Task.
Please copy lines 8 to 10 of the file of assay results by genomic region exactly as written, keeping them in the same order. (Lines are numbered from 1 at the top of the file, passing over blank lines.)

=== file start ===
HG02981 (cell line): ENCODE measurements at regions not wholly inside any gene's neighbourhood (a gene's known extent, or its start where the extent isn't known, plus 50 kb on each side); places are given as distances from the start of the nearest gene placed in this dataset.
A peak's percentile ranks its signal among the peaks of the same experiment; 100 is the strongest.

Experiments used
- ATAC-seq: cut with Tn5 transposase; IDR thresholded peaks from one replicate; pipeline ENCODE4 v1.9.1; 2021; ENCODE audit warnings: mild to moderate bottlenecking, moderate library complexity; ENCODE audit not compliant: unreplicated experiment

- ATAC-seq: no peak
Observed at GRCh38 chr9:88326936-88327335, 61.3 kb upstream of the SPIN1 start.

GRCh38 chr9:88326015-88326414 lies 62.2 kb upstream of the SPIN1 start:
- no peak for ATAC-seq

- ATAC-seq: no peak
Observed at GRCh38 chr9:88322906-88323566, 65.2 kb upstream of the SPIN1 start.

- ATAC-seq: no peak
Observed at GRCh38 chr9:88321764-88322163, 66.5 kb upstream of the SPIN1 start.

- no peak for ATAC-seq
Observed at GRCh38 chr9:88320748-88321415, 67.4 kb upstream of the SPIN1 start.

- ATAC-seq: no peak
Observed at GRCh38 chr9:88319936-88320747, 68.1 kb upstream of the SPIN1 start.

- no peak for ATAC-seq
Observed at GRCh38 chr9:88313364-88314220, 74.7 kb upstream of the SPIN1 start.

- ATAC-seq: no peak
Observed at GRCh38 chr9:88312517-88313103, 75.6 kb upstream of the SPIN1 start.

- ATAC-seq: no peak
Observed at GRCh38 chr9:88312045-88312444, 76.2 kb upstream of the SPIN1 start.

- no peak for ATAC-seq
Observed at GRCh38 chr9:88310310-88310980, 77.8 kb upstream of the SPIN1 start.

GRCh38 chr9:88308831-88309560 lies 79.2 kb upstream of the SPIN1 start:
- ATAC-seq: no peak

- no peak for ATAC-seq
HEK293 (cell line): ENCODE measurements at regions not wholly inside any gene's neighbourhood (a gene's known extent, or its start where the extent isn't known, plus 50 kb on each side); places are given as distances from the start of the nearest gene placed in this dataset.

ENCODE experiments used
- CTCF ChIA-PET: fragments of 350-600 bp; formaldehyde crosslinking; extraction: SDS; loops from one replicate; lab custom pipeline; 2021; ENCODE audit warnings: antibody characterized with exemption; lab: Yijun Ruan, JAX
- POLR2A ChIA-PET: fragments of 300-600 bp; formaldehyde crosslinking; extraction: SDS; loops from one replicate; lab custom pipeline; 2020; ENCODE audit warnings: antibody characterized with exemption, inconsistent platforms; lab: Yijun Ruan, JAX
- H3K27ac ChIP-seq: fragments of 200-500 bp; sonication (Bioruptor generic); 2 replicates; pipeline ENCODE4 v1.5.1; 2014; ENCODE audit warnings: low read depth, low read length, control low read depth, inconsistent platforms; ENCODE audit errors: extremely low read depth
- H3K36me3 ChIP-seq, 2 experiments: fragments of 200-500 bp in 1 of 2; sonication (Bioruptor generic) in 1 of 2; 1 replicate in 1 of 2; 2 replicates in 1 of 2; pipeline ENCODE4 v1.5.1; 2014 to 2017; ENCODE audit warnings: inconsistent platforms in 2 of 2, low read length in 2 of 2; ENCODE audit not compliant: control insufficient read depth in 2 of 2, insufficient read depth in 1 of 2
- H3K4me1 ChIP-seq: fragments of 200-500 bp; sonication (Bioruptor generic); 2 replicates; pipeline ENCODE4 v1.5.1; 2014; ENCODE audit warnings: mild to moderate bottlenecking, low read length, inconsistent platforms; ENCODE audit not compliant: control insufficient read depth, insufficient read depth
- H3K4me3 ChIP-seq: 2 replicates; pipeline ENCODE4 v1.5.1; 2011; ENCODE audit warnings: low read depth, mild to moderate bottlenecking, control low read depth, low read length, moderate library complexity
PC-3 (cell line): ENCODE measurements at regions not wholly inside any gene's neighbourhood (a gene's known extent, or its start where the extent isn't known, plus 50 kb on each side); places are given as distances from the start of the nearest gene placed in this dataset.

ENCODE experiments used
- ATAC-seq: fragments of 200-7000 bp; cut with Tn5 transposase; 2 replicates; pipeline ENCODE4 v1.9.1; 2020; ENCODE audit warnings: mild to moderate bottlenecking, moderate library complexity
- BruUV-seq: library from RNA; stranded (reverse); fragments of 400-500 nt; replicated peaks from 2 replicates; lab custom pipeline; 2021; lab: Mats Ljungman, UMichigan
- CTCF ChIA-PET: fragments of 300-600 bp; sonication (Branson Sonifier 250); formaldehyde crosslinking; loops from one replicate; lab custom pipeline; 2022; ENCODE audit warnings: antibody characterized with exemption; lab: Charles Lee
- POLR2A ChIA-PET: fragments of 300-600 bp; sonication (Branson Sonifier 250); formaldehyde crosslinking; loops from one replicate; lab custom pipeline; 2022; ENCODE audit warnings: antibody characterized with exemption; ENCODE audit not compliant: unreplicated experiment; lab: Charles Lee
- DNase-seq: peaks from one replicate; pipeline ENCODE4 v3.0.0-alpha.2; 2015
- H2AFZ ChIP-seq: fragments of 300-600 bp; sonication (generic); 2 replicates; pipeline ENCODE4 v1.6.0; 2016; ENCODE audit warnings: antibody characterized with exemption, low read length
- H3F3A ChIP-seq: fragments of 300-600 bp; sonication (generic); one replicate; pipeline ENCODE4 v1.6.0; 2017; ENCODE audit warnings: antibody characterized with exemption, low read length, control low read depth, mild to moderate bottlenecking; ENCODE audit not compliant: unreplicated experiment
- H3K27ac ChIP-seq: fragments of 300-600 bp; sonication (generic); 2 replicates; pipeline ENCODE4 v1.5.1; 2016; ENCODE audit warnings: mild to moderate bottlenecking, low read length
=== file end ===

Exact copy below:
- no peak for ATAC-seq

- ATAC-seq: no peak
Observed at GRCh38 chr9:88322906-88323566, 65.2 kb upstream of the SPIN1 start.